Lloyds, 40 percent owned by the government after a state bailout during the 2008 financial crisis, said on Friday it no longer expected to meet its goals to boost income and get a return on equity of over 12.5 percent by 2014, although it said its medium-term recovery plan remained on track.
Banks across Europe have been posting billions of dollars in losses as the euro zone sovereign debt crisis has eroded the value of their government bond holdings and hit their bond trading businesses, and as they strive to meet tough new rules aimed at preventing a repeat of the 2007-8 banking crisis.
British rival Royal Bank of Scotland
Lloyds, Britain's biggest mortgage lender, said it would pay out 375 million pounds in bonuses for 2011, down 30 percent. The average bonus was 3,900 pounds for each staff member, down 24 percent.
While pay is less of an issue at Lloyds, as it does not have a large investment banking operation, all banks are under pressure to cut pay after a public backlash over bonuses.
Last year was a year of transition as we tackle a number of immediate issues, chief executive Antonio Horta-Osorio said.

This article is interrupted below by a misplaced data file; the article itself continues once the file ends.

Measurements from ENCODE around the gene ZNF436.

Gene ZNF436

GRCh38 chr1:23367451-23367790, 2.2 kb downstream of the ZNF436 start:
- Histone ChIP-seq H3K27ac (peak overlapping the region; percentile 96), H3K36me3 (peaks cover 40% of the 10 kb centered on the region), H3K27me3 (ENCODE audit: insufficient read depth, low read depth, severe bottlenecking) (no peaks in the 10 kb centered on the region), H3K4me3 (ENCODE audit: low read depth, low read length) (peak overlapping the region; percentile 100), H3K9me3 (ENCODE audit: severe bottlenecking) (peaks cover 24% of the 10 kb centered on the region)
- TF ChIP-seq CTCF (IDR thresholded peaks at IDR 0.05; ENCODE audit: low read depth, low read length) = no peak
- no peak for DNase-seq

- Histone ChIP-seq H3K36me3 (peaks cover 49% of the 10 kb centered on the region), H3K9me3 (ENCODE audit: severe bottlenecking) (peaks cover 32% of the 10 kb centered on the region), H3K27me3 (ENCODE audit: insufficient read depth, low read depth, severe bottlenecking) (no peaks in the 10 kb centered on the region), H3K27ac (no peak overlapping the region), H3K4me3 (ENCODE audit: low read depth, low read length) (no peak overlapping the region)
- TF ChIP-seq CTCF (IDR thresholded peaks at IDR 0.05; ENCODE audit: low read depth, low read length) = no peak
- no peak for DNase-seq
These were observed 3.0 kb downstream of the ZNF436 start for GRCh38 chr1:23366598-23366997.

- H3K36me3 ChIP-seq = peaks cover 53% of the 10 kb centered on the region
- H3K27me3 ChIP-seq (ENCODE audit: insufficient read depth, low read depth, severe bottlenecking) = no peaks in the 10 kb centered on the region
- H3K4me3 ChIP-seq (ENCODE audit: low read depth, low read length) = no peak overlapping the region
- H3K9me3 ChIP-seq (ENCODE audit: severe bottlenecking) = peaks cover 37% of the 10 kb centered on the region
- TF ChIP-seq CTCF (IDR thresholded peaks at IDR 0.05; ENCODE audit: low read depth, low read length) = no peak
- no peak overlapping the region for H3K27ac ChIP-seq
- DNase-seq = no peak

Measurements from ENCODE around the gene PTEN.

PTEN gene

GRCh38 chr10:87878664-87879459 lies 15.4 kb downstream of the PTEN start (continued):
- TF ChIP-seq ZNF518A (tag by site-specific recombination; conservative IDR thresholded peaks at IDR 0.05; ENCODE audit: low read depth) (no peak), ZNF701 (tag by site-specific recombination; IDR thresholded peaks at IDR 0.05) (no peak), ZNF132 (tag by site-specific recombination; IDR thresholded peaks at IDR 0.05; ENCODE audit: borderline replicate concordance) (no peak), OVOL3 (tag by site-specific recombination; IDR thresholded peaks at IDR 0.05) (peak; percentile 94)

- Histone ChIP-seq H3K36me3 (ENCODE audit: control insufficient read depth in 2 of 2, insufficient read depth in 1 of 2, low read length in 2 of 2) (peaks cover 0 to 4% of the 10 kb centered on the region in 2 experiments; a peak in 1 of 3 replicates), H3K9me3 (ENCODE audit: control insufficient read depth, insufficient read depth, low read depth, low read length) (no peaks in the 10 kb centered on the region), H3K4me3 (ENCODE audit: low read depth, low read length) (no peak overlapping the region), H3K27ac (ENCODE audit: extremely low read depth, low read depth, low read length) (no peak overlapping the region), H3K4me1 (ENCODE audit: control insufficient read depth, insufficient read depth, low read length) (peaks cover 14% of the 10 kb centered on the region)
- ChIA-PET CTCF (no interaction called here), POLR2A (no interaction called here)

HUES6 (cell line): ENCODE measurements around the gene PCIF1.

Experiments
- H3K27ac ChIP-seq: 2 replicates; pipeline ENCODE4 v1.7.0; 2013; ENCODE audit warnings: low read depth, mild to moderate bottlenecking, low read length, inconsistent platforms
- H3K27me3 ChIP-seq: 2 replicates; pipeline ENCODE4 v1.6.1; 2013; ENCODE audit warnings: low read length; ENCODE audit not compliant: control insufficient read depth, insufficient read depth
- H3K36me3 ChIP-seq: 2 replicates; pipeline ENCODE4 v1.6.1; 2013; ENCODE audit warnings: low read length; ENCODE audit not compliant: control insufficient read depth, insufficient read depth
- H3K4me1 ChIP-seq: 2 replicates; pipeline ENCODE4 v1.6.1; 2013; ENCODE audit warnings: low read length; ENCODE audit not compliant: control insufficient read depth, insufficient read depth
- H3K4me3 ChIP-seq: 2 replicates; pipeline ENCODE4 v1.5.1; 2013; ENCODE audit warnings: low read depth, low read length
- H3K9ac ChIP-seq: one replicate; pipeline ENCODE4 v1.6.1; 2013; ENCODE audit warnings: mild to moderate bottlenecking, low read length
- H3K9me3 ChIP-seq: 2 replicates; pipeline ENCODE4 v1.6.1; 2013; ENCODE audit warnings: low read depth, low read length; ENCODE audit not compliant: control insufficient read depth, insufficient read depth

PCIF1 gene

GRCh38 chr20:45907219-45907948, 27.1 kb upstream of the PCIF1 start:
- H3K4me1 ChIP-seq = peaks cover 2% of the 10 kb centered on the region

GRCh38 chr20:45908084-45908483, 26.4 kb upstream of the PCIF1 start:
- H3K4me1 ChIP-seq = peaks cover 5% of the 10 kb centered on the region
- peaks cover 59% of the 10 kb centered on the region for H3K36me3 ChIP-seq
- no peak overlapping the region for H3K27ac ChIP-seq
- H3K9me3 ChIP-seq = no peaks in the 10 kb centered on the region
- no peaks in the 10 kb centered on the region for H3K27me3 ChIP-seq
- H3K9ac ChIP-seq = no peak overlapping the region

We expect the external environment to remain challenging in 2012, with a subdued economy, continued high levels of regulatory scrutiny and political uncertainty relating to the banking sector, and the continued potential for downside effects from financial market volatility and instability in the euro zone, he added.
Lloyds shares gave up early gains and fell 2.6 percent to 35.63 pence in early morning trade. The British taxpayer is sitting on a 10 billion pound paper loss after pumping in 20 billion pounds to save Lloyds.
The guidance is poor on revenues, margins and future returns, but better on costs, de-leveraging and asset quality, so not too dissimilar to the story at RBS yesterday, Nomura analysts said in a research note.
BETTER NEWS ON BAD DEBTS
Lloyds, which made a profit of 281 million pounds in 2010, took a 3.2-billion-pound hit in 2011 to compensate customers for the mis-selling of payment protection insurance.
These were policies typically sold to cover loan repayments if customers fell ill or lost jobs, but were often sold to people who would not have been able to claim.
Losses on bad debts fell 26 percent on the year to 8.1 billion pounds. That included 3.2 billion pounds of losses on Irish loans.
Horta Osorio said impairments should fall by about another quarter this year, signaling a fall of almost 2 billion pounds, more than analysts had expected.
Horta-Osorio last June set out a restructuring plan that will see Lloyds axe 15,000 jobs and halve its international presence. Annual cost savings from the overhaul should hit 1.7 billion pounds, 200 million more than expected.
Lloyds forecast income would fall further this year, after dropping 10 percent in 2011 to 21.2 billion pounds.
Its banking net interest margin would drop to near 1.93 percent after falling 14 basis points to 2.07 percent in 2011 due to high funding costs, it added.
($1 = 0.6369 pound)
(Additional reporting by Steve Slater; Editing by Mark Potter)